Friends School fourth-grader Mary Charlotte Mortimer is getting her ears pierced, and naturally, she wanted her American Girl doll to have its ears pierced, too.
Her cousins, twins Tessa and Cara Collins, also wanted their dolls' ears pierced.
On Tuesday, three girls, three dolls and two mothers, Amy Mortimer, of Roland Park, and her sister, Diane Collins, of Homeland, drove to the American Girl Place store in the Tysons Corner mall in northern Virginia for the piercings. For Mary Charlotte, it was a birthday celebration, too.
"We were just about wrapping it up, but not quite," Amy Mortimer said, when a rare, 5.8-magnitude earthquake struck the region, with its epicenter in Mineral, Va.
At first, Mortimer thought it was a Metro train rumbling underneath the mall. But as she and other customers realized what was happening, everyone quickly left the store and the mall, leaving their dolls behind in the chaos.
"Lots of people left their stuff behind," Mortimer said. "There were little girls crying."
Luckily, said Mortimer, "My daughter grabbed her doll."
Then they faced a daunting trip back to Baltimore in heavy traffic. Even in the best of circumstances, traffic can be a nightmare in northern Virginia.
"It was just like rush hour started early," Mortimer said. They left at about 2:15 p.m., and got home at about 5 p.m. she said.
"It was definitely a long ride."
Safe and sound, but a little shaken, the Mortimers finally came home to Keswick Road, where Amy Mortimer's husband, Henry, and their other children, Anna, 16, and William, 13, also students at Friends, were waiting for them.
"They were happy to see us," said Mortimer, an admissions counselor at Friends.
The toll of the earthquake was more emotional than physical in north Baltimore. Northern District police commander Maj. Sabrina Tapp-Harper said she held the previous shift of officers back for several hours and sent them around the district, including to Guilford, Remington and Greenmount Avenue, to assess if there were any injuries, property damage or outbreaks of violence linked to the quake.
"We didn't find anything, no injuries and no damage," Tapp-Harper said.
The communities of Hampden, Mount Washington and Charles Village, as well as businesses such as the Meadowbrook Aquatic and Fitness Center in Mount Washington, reported nothing awry.
Benn Ray, president of the Hampden Village Merchants Association, said books and other items fell off shelves at his store, Atomic Books, but that was about it. Ray said that mostly, people in the business district stood outside in wonderment, saying, "What the hell?"
Union Memorial Hospital also dodged a bullet, with no surgeries in progress at the precise moment of the earthquake. The biggest impact at the hospital was on cell phone services and fax machines, spokeswoman Debra Schindler said.
"We really came out of it unscathed," Schindler said. "We're good to go, thankfully."
Mount Washingtonian Mac Nachlas said there were no reports of damage or injuries on the community's listserv, and that he was home at the time and saw no effect except for one.
"All the (neighborhood) dogs barked at once," he said.
There was no immediate word on how the old Roland Park Water Tower, a crumbling, 80-foot-tall community icon, had fared. But the Rotunda mall, also an old building, appeared to be all right, said Chris Bell, a senior vice president for the mall's owner, New Jersey-based Hekemian & Co.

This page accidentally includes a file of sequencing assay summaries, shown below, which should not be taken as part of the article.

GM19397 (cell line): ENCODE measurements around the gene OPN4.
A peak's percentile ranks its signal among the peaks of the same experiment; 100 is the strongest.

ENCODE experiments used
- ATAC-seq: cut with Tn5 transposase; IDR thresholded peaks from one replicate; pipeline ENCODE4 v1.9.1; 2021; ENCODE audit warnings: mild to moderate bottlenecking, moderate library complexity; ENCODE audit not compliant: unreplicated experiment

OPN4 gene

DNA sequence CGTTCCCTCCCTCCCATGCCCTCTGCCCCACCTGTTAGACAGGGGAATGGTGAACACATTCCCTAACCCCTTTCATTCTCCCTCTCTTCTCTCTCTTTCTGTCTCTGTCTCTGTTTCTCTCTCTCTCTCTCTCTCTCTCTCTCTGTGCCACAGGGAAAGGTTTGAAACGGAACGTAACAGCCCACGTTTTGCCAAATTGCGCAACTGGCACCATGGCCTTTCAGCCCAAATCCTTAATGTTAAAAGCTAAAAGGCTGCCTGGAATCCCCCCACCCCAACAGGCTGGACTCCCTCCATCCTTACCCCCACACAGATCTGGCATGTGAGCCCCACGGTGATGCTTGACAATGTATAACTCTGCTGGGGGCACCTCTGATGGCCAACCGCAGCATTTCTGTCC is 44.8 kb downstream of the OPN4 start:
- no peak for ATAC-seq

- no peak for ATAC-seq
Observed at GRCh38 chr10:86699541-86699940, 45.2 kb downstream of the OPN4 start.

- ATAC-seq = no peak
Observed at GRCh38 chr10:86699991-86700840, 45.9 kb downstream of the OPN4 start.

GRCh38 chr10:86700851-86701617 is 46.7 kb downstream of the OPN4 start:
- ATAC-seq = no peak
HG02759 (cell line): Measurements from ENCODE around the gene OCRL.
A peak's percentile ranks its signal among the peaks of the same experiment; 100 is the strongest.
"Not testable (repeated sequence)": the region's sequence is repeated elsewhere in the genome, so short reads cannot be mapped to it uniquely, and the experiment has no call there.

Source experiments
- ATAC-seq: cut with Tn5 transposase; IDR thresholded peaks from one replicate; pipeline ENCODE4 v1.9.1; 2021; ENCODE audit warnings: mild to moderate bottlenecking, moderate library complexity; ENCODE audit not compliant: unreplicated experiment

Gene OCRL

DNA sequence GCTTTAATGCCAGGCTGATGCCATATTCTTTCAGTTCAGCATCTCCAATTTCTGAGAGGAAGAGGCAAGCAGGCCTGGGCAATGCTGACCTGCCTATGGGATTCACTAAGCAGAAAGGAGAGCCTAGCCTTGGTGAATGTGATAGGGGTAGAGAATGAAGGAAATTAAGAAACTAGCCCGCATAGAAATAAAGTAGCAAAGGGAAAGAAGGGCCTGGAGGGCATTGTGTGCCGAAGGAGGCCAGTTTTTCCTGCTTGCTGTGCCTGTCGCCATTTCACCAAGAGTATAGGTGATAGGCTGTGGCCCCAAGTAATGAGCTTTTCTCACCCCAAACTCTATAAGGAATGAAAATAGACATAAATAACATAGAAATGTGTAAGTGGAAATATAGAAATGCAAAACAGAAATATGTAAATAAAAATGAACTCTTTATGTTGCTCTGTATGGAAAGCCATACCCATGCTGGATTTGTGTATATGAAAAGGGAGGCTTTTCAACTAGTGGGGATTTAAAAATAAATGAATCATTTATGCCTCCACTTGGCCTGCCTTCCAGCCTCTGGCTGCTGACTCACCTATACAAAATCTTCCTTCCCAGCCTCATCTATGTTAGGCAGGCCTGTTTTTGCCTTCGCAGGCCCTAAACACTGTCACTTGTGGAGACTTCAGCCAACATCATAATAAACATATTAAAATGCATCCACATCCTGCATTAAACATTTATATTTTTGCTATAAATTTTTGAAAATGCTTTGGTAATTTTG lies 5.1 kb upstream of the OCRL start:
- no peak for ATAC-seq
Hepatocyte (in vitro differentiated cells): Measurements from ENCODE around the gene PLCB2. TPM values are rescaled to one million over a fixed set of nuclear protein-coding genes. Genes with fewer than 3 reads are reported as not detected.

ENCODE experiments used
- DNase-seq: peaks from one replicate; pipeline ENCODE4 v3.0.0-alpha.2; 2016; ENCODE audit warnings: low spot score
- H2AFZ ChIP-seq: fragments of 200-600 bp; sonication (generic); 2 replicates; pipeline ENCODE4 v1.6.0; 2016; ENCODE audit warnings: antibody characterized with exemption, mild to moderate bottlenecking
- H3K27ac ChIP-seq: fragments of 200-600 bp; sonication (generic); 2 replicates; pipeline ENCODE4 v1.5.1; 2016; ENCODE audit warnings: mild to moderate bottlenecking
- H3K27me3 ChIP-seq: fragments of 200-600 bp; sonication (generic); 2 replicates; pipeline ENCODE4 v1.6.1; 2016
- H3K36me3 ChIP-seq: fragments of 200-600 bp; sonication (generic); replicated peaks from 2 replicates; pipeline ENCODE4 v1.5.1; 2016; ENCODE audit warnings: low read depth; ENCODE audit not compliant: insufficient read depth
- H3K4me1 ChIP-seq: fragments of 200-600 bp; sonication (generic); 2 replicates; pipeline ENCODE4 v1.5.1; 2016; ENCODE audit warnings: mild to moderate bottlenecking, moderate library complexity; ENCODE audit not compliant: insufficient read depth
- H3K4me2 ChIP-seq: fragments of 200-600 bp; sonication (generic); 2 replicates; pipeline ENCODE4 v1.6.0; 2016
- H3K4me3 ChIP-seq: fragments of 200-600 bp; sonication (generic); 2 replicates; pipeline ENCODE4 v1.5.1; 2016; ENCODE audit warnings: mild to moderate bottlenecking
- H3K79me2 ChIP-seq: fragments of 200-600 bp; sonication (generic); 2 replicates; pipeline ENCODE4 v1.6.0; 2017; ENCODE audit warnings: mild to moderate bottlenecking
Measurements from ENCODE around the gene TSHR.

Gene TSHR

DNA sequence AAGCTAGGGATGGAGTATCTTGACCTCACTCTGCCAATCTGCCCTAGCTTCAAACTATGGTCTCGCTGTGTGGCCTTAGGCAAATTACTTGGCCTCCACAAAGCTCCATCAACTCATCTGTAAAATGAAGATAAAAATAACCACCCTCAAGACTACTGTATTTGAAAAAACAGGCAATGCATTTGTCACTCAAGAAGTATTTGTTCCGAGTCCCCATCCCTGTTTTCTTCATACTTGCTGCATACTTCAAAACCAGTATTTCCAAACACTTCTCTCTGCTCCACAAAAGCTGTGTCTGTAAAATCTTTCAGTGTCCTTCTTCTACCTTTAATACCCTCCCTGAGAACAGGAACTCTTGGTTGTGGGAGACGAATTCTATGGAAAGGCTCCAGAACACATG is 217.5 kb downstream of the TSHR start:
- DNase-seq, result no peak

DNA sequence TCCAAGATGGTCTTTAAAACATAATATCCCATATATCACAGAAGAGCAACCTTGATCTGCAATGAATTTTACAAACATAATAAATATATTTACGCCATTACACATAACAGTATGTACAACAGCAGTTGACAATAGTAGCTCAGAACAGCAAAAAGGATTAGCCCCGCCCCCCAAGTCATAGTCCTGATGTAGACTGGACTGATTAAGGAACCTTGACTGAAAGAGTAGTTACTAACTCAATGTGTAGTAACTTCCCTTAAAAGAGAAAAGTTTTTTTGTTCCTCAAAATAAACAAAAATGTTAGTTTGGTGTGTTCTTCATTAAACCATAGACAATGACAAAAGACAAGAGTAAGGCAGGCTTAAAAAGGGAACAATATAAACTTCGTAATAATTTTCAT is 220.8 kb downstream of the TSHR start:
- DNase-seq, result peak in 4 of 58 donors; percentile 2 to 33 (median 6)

Jennifer Erickson, president of the Charles Village Civic Association, reported nothing amiss there. But the earthquake made her life at work downtown an adventure, she said, noting that she works on the 19th floor of the M&T Bank building between Light and Charles Street and had to walk down 19 flights of stairs to evacuate the building temporarily.
Baltimoreans uninitiated in the feeling of an earthquake described it in various ways. For Erickson, "It felt like jumping on a trampoline."
Maggie Blackstone, 15, of Roland Park, was home when the quake hit and said it felt like riding a roller coaster — "an old wooden one."
Her sister, Becky, also 15, was attending a Latin camp at Roland Park Country School, and the students were told to get under their desks. She described the feeling as being like "a moving floor."
"We thought a huge truck must have hit the building," said Leslie Wietscher, an aide to 4th District City Councilman Bill Henry, who was in a staff meeting with her boss at his district office on York Road when the quake struck.
Joshua Berlow, of York Courts in Guilford, said his neighbor had been doing construction work next door.
"I thought it was the guy using power tools," said Berlow, 51, a real estate agent. "I asked him, 'Are you doing that?' He said, 'Uh, no.'"
Then there were those like Cindy Leahy, president of the Keswick Improvement Association and an aide to 14th District City Councilwoman Mary Pat Clarke. Leahy said she and Clarke were riding in a van during a tour of transportation projects in the district.
"We never heard it or felt it," Leahy said.
Friends School spokeswoman Heidi Blalock said her daughter, Annie, was in a large group of middle-schoolers who volunteered at the CARES pantry in Govans on Tuesday. Blalock said Annie, a rising eighth- grader, told her that all the students felt the quake except her, because in her words, "I was so focused on my work."
Magnet and Alaska, two polar bears at the Maryland Zoo in Baltimore, apparently didn't feel or hear the quake, either. They were sleeping contentedly in 3,000 pounds of "snow" that was trucked in from the Mount Pleasant Ice Rink for the zoo's Beat the Heat Day. And they never moved, even as the quake hit just as a Channel 13 news crew was preparing to report on the snow day, according to zoo spokeswoman Jane Ballentine, who was with the crew at the time.
Ironically, Ballentine, of Roland Park, said she always braces for a possible earthquake when she visits her brother in San Francisco.
"But it's never happened," she said.